Before retaining a company or hiring a contractor from the United States to perform work in Canada, businesses must consider the implications from an immigration law perspective. It may come as a surprise that the worker can be prevented from entering Canada if he or she does not first have the appropriate paperwork in place. This article will review some of the basic immigration implications that should be considered before having an employee based in the United States perform work in Canada.

WORK PERMIT

Generally speaking, an individual that is not a Canadian citizen or permanent resident of Canada must obtain a work permit before working in Canada. For the purposes of Canadian immigration law, “work” is defined in section 2 of the Immigration and Refugee Protection Regulations (IRPR) as an activity for which wages are paid or commission is earned, or that is in direct competition with the activities of Canadian citizens or permanent residents in the Canadian labour market. Work includes a technician coming to Canada from the United States to conduct repairs, or perform a contract, even if he or she will not be paid directly by the Canadian company for whom he or she is doing the work.

Before the foreign worker can apply for a work permit, the Canadian company must first obtain a positive Labour Market Opinion (LMO) from Service Canada unless the employee can meet a specific exemption category from the LMO process. The processing times for an LMO application vary in each province and fluctuate from time to time depending on the number of applications received and the resources allocated to that particular office. If an LMO is required, it could significantly delay the worker’s entry into Canada. For example, it could take 8-10 weeks to process an LMO application in Alberta. In addition, the Canadian company would have to demonstrate it made efforts to recruit a Canadian citizen or permanent resident before submitting the LMO application by complying with Service Canada’s minimum advertising requirements. This usually includes advertising the position for a minimum of 14 calendar days. Provided that a positive LMO is issued by Service Canada, the foreign worker then needs to be provided a copy of it in order to apply to Citizenship and Immigration Canada for a work permit.  

LMO EXEMPTIONS AND BUSINESS VISITORS

A foreign worker may be able to apply directly for a work permit without the need for an LMO if the worker qualifies under an exemption category. One of the more common exemption categories used is the NAFTA (North American Free Trade Agreement) Professional category. This category applies to specific occupations such as accountants, architects and engineers that are doing work in their profession for a company in Canada. They must be citizens of the United States or Mexico, be qualified to work in their profession, have pre-arranged employment or a contract with a Canadian employer, and provide professional level services in the field of qualification. In other words, a foreign worker with an engineering degree and a professional designation may not qualify as a NAFTA Professional engineer if he or she will be providing services in Canada that are completely unrelated to engineering.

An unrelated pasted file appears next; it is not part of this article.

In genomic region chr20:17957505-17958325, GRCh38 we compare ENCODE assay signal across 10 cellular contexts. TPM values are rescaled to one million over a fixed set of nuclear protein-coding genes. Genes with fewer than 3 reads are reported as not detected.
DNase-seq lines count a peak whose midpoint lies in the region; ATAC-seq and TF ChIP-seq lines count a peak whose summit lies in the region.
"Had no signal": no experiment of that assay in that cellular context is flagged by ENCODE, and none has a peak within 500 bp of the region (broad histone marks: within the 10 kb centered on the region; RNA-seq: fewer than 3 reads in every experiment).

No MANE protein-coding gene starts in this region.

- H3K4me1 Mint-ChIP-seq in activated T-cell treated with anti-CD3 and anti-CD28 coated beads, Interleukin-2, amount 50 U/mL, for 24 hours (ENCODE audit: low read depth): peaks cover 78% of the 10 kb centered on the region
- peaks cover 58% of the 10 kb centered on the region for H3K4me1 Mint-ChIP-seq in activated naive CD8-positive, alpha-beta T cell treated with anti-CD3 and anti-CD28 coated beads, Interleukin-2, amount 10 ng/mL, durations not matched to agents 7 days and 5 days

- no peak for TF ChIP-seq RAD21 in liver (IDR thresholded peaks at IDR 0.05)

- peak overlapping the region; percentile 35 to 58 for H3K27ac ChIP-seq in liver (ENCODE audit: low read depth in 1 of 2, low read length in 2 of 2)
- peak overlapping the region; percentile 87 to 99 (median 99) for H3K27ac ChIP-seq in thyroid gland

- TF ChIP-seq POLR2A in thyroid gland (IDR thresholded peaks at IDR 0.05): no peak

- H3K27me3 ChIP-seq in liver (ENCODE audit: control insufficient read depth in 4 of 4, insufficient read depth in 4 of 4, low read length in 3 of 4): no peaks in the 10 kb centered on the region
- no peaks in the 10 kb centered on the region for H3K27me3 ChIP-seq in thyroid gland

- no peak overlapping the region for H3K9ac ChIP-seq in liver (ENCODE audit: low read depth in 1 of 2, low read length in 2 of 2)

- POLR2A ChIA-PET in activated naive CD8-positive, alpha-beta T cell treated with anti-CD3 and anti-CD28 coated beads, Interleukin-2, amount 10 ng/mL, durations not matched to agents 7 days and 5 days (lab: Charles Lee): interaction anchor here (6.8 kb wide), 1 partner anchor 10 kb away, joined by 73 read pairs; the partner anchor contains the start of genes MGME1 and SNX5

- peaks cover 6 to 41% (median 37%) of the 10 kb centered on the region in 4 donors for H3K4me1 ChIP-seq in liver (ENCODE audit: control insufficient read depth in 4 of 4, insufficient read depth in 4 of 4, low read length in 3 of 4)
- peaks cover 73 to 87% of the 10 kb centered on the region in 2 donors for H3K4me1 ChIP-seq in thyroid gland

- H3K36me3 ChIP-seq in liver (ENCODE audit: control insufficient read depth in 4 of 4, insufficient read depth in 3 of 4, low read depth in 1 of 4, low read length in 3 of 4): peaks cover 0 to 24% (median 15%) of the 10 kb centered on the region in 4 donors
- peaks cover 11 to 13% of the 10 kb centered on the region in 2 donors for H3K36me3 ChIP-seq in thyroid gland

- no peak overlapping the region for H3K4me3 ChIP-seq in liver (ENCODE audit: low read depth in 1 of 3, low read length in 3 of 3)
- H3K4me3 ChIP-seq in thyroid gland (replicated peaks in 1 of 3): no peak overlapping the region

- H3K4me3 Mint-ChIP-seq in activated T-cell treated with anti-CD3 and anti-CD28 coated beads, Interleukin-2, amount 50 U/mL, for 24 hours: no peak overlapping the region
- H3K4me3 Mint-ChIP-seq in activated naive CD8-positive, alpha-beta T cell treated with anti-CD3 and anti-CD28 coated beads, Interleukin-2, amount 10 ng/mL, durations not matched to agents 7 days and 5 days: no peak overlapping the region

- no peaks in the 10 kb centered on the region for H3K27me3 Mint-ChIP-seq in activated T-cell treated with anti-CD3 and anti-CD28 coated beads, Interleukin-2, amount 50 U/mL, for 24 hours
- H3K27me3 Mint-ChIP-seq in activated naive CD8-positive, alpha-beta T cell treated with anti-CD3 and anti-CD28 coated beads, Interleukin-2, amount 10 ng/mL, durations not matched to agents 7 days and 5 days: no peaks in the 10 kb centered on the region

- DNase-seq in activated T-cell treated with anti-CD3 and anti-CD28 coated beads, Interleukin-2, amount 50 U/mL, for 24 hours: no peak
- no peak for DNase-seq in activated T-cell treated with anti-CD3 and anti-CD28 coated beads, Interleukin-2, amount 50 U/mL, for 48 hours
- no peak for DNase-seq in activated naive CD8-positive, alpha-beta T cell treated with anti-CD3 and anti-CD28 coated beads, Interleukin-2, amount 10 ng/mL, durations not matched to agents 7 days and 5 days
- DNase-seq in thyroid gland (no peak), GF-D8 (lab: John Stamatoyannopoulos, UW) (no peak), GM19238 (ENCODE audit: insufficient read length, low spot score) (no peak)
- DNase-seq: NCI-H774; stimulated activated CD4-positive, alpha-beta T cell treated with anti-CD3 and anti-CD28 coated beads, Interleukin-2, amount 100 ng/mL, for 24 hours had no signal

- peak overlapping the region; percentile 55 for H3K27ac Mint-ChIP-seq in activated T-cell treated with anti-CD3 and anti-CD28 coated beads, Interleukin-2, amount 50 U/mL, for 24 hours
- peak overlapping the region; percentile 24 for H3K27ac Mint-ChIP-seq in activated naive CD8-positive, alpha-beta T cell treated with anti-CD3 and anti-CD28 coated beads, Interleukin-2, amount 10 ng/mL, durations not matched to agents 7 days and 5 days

Some workers may qualify for entry to Canada as a business visitor without the need for a work permit. A business visitor is a foreign national who seeks to engage in international business activities in Canada without directly entering the Canadian labour market, the primary source of remuneration is outside Canada and the principal place of business remains outside Canada. Included in this category are persons providing after-sales service. After-sales services include those provided by persons repairing and servicing, supervising installers, and setting up and testing commercial or industrial equipment (including computer software). “Setting up” does not include hands-on installation generally performed by construction or building trades (electricians, pipe fitters, etc.). This category also applies to persons seeking entry to repair or service specialized equipment, purchased or leased outside Canada, provided the service is being performed as part of the original or extended sales agreement, lease agreement, warranty, or service contract. Where the work is not covered under such an agreement, a work permit and an LMO may be required.